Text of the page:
#1 Safety Device
Issue: Issue 2.02
Posted Date: 1/16/2001
So what's your favorite safety device? That was the poll one woodworker conducted lately. He asked the group, for the edification of newer woodworkers, what they considered the most important safety device. He thought that novices could benefit from the wisdom of more experienced woodworkers.
Predictably, the first response named the "brain" the most important safety device. He wrote, "If you are always thinking about what can go wrong and knowing where the cutting edge is at all times, you won't get hurt in the shop." In addition to the brain, some woodworkers obviously have some kind of alarm system as well. One woodworker wrote, "when that little bell starts going off in the back of your head, LISTEN TO IT. It's telling you that you forgot something."
Aside from paying attention, abstaining from alcohol (and most medications and controlled substances) and not working while angry, the first safety device that emerged as important was safety glasses. It's generally agreed that losing your eyes to an accident would be tragic.
The next item was a surprise. One woodworker wrote that either paint or magic markers were important safety items. He uses red markers to paint boundaries on the fence and table of his table saw in areas where fingers should never wander. That sounded like a good idea to more than one person.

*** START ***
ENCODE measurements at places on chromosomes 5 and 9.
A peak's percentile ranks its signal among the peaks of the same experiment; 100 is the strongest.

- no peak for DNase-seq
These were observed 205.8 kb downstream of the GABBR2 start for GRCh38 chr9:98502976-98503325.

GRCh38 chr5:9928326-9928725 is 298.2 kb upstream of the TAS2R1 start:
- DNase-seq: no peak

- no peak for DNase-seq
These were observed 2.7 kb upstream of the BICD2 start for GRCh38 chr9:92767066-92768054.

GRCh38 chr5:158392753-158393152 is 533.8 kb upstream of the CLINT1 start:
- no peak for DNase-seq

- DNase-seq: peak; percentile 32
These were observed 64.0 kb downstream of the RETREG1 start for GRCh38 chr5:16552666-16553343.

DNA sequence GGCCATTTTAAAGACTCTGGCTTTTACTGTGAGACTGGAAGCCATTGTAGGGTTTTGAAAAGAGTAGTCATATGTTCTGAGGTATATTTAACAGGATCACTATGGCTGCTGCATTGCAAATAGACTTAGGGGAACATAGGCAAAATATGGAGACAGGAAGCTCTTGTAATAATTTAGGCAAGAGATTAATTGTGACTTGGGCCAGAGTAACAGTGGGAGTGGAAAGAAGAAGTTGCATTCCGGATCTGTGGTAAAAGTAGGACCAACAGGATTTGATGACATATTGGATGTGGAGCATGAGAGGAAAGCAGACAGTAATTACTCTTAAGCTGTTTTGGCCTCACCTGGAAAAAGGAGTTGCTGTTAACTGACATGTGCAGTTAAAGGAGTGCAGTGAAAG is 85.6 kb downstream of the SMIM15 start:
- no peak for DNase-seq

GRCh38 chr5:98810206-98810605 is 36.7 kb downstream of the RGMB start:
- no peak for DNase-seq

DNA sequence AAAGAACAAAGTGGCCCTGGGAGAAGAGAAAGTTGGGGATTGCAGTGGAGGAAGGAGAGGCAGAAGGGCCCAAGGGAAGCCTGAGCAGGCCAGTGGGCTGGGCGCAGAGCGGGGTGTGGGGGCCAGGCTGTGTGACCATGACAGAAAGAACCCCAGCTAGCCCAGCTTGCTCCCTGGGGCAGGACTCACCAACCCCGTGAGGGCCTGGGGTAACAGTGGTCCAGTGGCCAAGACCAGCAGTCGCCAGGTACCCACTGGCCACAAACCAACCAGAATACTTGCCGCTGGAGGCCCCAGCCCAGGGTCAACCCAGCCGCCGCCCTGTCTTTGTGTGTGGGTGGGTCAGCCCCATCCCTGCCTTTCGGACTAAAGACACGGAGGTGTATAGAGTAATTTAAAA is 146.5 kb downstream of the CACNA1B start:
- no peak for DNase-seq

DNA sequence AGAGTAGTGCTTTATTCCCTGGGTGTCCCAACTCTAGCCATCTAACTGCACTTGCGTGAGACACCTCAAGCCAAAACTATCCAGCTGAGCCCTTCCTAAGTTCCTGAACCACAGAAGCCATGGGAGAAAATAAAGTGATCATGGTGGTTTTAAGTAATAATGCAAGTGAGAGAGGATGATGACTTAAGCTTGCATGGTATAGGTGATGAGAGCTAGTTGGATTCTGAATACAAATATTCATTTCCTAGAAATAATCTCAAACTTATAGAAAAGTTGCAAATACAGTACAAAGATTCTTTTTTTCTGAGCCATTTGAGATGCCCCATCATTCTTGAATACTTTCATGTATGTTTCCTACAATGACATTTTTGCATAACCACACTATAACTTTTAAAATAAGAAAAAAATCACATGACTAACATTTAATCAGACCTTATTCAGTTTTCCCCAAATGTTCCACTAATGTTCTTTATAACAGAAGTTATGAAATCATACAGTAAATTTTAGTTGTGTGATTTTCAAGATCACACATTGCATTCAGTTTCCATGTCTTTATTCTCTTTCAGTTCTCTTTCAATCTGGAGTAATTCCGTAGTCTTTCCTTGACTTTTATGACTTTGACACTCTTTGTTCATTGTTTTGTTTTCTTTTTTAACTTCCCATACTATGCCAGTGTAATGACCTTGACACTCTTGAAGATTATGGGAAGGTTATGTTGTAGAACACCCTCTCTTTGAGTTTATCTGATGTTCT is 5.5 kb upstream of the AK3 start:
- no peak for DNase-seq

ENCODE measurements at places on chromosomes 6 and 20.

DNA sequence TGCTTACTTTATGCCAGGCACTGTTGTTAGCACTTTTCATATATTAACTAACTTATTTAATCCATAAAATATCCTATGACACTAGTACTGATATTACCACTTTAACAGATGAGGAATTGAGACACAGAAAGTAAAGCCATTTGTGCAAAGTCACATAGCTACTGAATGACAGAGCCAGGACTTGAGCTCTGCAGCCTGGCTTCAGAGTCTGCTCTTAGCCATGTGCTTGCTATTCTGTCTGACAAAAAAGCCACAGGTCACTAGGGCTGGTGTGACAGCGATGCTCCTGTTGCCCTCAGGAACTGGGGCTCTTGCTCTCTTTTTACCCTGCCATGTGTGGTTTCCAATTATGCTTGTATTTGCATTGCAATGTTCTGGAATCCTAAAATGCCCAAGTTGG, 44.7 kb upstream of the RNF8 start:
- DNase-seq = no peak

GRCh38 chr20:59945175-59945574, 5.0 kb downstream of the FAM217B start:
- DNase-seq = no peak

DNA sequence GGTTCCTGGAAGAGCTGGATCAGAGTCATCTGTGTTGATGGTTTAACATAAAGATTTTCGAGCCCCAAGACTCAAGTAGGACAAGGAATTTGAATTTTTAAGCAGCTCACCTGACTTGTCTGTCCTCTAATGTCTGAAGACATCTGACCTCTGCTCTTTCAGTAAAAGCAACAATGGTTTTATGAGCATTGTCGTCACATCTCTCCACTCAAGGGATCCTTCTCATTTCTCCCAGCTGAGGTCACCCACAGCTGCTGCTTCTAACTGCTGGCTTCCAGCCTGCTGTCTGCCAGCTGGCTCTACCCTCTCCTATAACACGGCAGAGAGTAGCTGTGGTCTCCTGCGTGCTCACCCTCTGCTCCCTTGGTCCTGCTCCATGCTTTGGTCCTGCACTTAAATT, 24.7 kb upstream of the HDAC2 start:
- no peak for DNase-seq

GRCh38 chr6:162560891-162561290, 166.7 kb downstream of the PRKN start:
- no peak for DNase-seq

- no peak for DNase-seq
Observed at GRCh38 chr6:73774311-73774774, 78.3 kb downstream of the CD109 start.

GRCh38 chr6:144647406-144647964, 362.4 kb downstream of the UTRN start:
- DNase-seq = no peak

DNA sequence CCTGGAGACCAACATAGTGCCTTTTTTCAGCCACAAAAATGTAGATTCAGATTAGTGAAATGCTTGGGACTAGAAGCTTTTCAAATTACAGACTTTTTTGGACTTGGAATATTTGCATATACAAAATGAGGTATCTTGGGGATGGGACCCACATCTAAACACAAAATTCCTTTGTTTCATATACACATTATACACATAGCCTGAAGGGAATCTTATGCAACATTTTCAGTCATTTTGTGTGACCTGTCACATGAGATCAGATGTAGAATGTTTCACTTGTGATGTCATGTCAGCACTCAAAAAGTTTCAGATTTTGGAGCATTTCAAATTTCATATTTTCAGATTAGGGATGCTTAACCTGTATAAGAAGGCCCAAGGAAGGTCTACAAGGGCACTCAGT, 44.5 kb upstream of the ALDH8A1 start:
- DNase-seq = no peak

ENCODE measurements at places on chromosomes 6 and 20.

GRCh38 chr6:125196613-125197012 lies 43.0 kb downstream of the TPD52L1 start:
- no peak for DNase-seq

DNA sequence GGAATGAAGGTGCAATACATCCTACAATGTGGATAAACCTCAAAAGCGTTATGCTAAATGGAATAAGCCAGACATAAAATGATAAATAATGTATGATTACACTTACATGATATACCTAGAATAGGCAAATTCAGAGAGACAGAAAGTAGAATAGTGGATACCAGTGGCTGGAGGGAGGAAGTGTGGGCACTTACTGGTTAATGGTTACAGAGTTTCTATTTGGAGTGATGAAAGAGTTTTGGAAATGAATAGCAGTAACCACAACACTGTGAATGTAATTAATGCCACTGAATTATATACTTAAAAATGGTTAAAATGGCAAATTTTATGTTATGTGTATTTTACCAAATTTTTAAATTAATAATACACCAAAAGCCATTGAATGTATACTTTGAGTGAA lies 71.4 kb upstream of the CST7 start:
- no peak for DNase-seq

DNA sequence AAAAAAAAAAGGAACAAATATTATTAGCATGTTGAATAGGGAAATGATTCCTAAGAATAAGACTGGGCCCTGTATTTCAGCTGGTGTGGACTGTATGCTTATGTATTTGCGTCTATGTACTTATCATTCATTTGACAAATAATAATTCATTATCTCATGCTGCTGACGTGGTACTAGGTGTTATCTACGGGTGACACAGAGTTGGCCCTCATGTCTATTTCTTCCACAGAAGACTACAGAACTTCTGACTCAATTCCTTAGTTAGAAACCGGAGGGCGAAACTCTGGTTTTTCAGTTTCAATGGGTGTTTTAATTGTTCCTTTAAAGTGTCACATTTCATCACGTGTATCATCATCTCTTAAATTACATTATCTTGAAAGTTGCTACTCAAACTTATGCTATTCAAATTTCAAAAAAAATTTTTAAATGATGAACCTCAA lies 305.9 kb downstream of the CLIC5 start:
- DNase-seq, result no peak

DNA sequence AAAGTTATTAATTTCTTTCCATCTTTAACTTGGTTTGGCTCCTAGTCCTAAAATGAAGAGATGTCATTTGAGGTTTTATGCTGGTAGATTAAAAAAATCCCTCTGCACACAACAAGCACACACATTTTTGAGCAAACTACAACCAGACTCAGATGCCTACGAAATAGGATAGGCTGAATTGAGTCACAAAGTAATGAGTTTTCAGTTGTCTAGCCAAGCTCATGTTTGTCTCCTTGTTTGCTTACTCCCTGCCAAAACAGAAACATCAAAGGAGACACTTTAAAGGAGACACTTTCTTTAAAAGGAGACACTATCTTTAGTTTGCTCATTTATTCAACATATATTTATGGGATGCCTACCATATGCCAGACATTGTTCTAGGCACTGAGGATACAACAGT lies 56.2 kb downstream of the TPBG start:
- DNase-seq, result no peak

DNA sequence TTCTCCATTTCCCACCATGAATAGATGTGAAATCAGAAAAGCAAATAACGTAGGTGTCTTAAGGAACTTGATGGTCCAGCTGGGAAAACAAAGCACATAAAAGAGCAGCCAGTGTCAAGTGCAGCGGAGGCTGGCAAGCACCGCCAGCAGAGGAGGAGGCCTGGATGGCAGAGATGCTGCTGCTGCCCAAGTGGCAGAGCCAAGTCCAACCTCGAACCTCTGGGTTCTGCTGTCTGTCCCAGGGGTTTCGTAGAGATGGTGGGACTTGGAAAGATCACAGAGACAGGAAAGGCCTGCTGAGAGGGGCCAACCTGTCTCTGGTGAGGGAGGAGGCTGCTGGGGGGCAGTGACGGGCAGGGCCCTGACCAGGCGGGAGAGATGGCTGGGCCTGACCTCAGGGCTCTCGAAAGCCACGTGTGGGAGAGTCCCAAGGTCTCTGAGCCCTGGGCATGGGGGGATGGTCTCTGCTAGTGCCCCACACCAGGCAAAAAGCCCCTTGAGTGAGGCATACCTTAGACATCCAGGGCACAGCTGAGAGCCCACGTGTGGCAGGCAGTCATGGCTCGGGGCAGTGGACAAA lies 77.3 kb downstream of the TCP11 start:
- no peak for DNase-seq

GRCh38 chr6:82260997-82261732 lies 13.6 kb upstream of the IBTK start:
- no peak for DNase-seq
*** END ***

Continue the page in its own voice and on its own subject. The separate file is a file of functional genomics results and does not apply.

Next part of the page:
Then the original woodworker who posed the question got back on and referred the group to a safety discussion he had on another forum. Apparently he had criticized someone's setup because the woodworker had, get this, somehow rigged his table saw with a remote control. Everyone agreed that this was insane in terms of safety.
One woodworker had an idea, not yet implemented, about hanging a piece of PVC pipe from the ceiling about 2" above the saw to again reinforce the idea of a zone of danger around the blade. It was suggested that such a device may actually be less safe because it might block the line of sight of a cut and distract the eye of the woodworking in mid cut. There was some talk of respirators to protect woodworkers lungs when someone mentioned his "pinky hook" technique. He always hooked his pinky over the table saw's fence to keep his fingers away from the blade.
We're not sure that would work in every case, i.e. when you're ripping very thin strips from stock, but it is something to take under consideration.